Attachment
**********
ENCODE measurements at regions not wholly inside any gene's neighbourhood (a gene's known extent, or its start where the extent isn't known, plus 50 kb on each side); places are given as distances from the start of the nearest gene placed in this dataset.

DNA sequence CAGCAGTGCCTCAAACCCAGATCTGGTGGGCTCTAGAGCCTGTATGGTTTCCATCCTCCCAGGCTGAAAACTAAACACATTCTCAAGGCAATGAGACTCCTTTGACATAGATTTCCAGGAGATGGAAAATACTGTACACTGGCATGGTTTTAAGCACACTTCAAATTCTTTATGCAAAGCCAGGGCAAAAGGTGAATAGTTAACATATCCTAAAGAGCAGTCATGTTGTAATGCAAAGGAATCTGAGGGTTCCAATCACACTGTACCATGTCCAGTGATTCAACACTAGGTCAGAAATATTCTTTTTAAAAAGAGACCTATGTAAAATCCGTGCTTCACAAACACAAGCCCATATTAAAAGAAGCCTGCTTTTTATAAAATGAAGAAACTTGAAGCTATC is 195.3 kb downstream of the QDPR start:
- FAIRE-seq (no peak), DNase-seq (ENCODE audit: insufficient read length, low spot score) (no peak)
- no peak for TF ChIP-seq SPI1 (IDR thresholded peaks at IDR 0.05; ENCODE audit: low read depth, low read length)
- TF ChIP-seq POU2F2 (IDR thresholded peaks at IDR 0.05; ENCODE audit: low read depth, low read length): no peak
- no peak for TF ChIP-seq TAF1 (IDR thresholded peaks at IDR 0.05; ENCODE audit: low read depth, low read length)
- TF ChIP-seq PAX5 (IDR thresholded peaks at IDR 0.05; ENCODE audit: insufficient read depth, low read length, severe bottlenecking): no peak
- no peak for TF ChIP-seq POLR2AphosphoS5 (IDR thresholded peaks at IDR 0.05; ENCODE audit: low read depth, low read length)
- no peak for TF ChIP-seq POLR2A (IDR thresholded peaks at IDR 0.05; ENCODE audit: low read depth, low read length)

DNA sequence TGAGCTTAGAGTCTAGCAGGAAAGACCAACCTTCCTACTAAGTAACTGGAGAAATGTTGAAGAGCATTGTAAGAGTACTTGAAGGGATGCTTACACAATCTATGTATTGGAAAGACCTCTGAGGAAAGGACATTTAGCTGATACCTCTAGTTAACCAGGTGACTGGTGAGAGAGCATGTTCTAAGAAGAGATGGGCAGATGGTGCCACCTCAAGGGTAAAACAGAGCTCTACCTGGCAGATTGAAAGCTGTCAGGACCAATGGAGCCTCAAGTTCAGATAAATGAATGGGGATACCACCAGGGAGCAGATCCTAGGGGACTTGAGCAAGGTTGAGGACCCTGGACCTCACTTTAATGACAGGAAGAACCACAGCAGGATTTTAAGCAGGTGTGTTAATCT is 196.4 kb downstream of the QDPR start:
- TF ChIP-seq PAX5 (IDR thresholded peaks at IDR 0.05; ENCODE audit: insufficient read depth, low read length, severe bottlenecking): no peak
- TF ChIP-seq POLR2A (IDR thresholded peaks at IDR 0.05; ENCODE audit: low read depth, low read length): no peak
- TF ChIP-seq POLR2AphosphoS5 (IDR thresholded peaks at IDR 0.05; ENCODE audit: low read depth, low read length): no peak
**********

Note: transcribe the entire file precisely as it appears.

ENCODE measurements at regions not wholly inside any gene's neighbourhood (a gene's known extent, or its start where the extent isn't known, plus 50 kb on each side); places are given as distances from the start of the nearest gene placed in this dataset.

DNA sequence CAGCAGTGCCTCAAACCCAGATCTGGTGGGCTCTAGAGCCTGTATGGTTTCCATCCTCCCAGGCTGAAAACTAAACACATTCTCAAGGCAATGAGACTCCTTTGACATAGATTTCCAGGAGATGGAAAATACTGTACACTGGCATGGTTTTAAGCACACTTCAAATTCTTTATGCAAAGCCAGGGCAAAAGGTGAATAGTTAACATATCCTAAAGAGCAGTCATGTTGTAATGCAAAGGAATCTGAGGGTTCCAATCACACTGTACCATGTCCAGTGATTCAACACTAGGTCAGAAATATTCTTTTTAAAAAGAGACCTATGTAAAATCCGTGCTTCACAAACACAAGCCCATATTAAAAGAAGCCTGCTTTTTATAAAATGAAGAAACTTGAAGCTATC is 195.3 kb downstream of the QDPR start:
- FAIRE-seq (no peak), DNase-seq (ENCODE audit: insufficient read length, low spot score) (no peak)
- no peak for TF ChIP-seq SPI1 (IDR thresholded peaks at IDR 0.05; ENCODE audit: low read depth, low read length)
- TF ChIP-seq POU2F2 (IDR thresholded peaks at IDR 0.05; ENCODE audit: low read depth, low read length): no peak
- no peak for TF ChIP-seq TAF1 (IDR thresholded peaks at IDR 0.05; ENCODE audit: low read depth, low read length)
- TF ChIP-seq PAX5 (IDR thresholded peaks at IDR 0.05; ENCODE audit: insufficient read depth, low read length, severe bottlenecking): no peak
- no peak for TF ChIP-seq POLR2AphosphoS5 (IDR thresholded peaks at IDR 0.05; ENCODE audit: low read depth, low read length)
- no peak for TF ChIP-seq POLR2A (IDR thresholded peaks at IDR 0.05; ENCODE audit: low read depth, low read length)

DNA sequence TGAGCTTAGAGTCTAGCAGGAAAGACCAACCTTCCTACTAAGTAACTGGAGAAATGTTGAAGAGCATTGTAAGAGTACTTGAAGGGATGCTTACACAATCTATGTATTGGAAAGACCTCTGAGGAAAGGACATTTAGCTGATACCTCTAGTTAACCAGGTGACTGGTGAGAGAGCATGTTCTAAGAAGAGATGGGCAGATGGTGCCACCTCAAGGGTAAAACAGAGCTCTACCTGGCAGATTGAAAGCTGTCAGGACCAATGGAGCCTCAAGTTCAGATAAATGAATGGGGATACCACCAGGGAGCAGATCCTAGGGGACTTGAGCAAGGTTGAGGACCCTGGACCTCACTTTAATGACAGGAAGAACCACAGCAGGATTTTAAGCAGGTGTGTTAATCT is 196.4 kb downstream of the QDPR start:
- TF ChIP-seq PAX5 (IDR thresholded peaks at IDR 0.05; ENCODE audit: insufficient read depth, low read length, severe bottlenecking): no peak
- TF ChIP-seq POLR2A (IDR thresholded peaks at IDR 0.05; ENCODE audit: low read depth, low read length): no peak
- TF ChIP-seq POLR2AphosphoS5 (IDR thresholded peaks at IDR 0.05; ENCODE audit: low read depth, low read length): no peak